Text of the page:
Til then...
xo Jordan 

First Games Down!!

As you could probably guess, #7 and #17 were both taken.
I feel like a linebacker now. Lovely. 
So....after 6 weeks here in Japan, we FINALLY got to play our league games, aka the only games that count. The league here is very different from what we know in the U.S. We only have 22 League Games. Other than that there are just scrimmages. FAR fall from the 60+ games in a college season. These games are spread across a 3 month period - mid-April to beginning of June, then September to end of October. We break during the summer because 1. it is too damn hot here to even breath outside, let alone play a sport and 2. they break for National Team members. The girls who don't play on the National team stay with the team and train. Brutal. Summer here in Japan somewhat compares to Florida, Louisiana, Georgia, etc. Except way worse. Think 100+ with about 90% humidity. HELLLLLL NO. Not happening. So, huge thank you to whoever thought up the summer break in season, you're my new hero.

The stadiums here are amazing! They double up the baseball and softball stadiums. But we get just as many fans as baseball does. 
Our first game was in Kyoto, one of the bigger cities in Japan. Absolutely GORGEOUS cherry blossom. They were huge and so pretty. Literally took my breath away. The city is one of the most historic in Japan, so there were a bunch of temples scattered throughout the city. Was a little weird to see these ornate temples from centuries ago mixed in with extremely modern architecture. Unfortunately, we didn't have time to site-see at all. Our schedule was jam-packed with practice, meetings, and, of course, our game.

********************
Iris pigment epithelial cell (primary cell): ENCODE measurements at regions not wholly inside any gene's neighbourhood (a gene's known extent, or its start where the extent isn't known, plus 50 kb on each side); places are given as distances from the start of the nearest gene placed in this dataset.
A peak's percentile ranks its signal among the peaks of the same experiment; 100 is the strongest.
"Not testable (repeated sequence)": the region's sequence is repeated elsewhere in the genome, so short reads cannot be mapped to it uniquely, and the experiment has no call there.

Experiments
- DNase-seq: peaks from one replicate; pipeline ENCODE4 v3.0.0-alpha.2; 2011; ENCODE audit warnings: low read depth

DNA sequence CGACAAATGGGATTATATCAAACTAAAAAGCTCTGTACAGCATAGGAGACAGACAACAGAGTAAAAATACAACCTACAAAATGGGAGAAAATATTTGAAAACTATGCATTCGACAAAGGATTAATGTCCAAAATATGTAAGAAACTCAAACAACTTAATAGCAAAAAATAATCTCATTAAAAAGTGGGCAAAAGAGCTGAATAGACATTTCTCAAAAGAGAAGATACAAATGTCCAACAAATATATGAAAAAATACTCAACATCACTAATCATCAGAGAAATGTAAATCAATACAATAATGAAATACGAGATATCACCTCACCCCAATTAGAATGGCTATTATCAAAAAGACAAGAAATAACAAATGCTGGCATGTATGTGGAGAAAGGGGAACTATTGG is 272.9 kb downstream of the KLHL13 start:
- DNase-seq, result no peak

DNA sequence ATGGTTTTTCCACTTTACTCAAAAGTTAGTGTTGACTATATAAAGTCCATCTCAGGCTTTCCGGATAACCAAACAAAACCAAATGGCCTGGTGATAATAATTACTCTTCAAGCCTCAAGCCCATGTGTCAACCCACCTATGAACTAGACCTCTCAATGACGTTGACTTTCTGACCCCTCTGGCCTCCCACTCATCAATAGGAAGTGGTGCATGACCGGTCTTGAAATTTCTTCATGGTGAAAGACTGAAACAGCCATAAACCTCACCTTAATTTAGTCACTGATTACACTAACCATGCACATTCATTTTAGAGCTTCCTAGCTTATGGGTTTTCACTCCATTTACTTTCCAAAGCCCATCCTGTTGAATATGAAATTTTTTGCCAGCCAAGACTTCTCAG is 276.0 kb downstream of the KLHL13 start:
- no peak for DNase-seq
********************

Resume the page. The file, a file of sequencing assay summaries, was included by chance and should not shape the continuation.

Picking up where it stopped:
Our first game went pretty well. We played Taiyo Yuden, who placed 5th last year (we placed 6th). We won 1-0. Pretty nerve-wracking game. I NEVER get nervous. Like ever. Well, for softball anyways. I know, I'm weird. But the atmosphere at a Japanese game is unlike anything I've ever experienced. Such high energy. And sooooo LOUD. The noise never stops. Literally there was not a quite moment for 2 hours. I felt like I was in the middle of a bee hive. A bee hive equipped with amps. The nonstop noise and extremely high energy definitely gave me some butterflies. I've played the game for so long, but it felt so different here. 

Chiaki, our AWESOME drummer/translator!

We have a "cheerleader" who is freaking amazing. Every team has a designated cheerleader, equipped with a full uniform, drum, and incredibly loud voice. Our guy is super cool. His name is Chiaki and he works for Denso. He yells out all these crazy cheers, and the best part is everyone in the stands knows every cheer. Perfectly coordinated. I feel like our fans barely get the Hail to the Victors down in coordination. Step up your game America!!